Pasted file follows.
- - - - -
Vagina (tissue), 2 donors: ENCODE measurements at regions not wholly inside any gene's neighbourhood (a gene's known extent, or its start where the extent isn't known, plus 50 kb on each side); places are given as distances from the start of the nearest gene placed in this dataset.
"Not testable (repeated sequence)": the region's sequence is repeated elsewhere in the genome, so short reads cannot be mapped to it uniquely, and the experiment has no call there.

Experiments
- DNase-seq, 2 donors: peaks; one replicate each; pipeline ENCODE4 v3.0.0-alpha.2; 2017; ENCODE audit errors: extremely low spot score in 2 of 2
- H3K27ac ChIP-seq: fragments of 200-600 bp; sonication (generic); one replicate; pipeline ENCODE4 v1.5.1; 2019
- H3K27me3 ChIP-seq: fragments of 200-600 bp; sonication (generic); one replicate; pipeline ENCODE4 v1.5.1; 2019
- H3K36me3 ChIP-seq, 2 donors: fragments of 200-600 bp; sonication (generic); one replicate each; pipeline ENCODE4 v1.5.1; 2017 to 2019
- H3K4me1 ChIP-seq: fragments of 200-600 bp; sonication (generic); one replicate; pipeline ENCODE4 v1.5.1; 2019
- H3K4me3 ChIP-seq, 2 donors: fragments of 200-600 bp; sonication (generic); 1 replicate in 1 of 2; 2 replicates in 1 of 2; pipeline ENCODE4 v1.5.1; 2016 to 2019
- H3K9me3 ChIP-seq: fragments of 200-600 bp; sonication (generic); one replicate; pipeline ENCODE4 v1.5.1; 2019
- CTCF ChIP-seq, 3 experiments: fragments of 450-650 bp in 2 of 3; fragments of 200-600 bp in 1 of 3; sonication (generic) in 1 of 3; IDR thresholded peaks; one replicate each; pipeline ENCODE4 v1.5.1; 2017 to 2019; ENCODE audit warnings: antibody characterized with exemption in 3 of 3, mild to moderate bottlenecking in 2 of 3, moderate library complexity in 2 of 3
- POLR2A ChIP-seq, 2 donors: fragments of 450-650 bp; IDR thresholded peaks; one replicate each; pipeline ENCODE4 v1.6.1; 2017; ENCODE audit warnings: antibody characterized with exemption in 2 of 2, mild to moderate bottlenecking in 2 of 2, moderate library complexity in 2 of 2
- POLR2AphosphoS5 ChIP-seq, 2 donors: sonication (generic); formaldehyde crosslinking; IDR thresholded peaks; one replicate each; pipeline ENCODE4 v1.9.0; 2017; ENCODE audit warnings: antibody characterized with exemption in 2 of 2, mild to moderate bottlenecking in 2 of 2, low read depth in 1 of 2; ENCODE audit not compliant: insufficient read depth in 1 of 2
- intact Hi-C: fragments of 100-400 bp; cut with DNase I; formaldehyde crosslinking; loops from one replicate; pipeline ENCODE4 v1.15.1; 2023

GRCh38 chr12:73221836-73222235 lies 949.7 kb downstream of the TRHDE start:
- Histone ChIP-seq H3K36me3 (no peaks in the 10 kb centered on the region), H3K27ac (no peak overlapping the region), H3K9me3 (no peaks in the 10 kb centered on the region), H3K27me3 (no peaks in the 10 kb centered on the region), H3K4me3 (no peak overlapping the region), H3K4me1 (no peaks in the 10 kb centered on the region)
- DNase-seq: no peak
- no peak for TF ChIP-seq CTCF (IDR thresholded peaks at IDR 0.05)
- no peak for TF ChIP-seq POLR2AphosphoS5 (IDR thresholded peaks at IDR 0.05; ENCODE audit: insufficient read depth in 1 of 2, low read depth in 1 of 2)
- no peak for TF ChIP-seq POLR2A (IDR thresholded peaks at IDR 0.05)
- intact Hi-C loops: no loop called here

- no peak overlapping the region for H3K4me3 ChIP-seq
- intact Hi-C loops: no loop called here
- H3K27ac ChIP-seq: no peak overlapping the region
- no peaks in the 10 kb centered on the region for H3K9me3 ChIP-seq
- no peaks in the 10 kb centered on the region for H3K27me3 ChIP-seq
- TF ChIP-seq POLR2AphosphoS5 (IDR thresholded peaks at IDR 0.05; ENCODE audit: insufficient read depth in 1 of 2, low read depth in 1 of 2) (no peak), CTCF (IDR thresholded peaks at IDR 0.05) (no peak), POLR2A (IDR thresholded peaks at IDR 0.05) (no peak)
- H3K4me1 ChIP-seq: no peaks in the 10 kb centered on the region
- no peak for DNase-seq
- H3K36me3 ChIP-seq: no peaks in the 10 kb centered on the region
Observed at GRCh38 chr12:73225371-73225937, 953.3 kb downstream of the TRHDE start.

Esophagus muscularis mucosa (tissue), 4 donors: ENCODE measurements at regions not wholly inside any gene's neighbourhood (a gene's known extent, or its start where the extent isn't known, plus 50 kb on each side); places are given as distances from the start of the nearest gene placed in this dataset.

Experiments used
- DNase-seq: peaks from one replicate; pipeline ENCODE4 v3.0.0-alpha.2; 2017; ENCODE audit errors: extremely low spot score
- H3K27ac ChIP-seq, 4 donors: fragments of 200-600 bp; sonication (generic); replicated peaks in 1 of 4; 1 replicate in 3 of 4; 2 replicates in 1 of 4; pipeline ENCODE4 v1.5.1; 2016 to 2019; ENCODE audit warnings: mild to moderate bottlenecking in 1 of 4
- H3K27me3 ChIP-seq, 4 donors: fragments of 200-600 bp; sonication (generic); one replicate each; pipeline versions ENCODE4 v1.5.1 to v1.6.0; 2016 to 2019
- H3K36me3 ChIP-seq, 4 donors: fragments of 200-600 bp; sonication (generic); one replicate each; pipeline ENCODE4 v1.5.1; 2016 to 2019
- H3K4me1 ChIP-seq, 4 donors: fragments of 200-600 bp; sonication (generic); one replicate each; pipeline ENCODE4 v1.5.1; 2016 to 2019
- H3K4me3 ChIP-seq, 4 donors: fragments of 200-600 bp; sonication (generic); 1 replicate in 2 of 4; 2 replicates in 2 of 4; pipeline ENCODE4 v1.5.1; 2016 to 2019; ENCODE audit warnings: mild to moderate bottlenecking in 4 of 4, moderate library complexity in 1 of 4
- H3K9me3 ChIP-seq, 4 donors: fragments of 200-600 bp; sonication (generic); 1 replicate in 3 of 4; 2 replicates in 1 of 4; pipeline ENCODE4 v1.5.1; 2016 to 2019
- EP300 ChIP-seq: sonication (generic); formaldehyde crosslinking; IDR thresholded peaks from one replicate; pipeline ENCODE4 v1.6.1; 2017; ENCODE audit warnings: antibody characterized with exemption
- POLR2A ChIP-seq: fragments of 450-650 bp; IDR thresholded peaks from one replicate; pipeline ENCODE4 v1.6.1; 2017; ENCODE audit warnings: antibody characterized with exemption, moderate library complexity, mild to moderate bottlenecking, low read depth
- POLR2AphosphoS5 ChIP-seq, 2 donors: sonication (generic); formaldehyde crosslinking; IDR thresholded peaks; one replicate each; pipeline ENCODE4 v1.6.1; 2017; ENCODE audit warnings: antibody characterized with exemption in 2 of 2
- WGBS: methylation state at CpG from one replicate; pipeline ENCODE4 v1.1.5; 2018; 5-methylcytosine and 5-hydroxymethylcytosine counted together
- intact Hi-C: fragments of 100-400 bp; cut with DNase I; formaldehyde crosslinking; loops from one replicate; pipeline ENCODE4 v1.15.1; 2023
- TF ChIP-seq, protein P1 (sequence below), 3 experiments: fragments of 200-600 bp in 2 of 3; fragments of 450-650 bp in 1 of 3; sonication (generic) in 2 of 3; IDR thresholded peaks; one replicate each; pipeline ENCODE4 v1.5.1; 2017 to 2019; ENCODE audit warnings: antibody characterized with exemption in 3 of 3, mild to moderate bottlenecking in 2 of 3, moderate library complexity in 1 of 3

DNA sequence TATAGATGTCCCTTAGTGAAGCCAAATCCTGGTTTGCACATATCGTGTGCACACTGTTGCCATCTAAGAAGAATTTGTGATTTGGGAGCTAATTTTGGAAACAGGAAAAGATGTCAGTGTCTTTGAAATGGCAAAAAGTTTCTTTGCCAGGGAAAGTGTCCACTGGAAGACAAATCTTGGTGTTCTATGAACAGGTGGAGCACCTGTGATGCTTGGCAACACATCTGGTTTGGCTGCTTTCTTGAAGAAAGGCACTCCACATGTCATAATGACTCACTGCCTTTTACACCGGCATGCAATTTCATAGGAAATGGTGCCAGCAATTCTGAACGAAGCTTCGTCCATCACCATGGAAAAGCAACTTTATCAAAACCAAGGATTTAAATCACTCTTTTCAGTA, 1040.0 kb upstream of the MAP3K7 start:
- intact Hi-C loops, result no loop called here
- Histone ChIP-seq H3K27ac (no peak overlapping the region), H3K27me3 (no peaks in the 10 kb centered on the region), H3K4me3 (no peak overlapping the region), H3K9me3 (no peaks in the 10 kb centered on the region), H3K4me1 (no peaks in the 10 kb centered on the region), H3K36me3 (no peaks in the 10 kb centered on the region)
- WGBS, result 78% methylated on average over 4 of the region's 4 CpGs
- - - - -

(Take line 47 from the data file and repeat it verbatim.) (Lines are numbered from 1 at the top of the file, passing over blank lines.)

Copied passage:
DNA sequence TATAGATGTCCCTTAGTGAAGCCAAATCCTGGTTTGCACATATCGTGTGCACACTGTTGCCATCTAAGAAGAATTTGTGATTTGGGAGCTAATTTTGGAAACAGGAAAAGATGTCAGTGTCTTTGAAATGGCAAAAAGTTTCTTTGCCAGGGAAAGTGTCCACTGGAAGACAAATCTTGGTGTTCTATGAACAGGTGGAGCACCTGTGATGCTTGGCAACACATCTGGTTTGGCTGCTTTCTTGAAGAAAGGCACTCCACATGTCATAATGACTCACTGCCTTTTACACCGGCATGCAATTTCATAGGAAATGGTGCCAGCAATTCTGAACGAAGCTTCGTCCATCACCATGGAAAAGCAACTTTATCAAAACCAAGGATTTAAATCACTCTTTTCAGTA, 1040.0 kb upstream of the MAP3K7 start: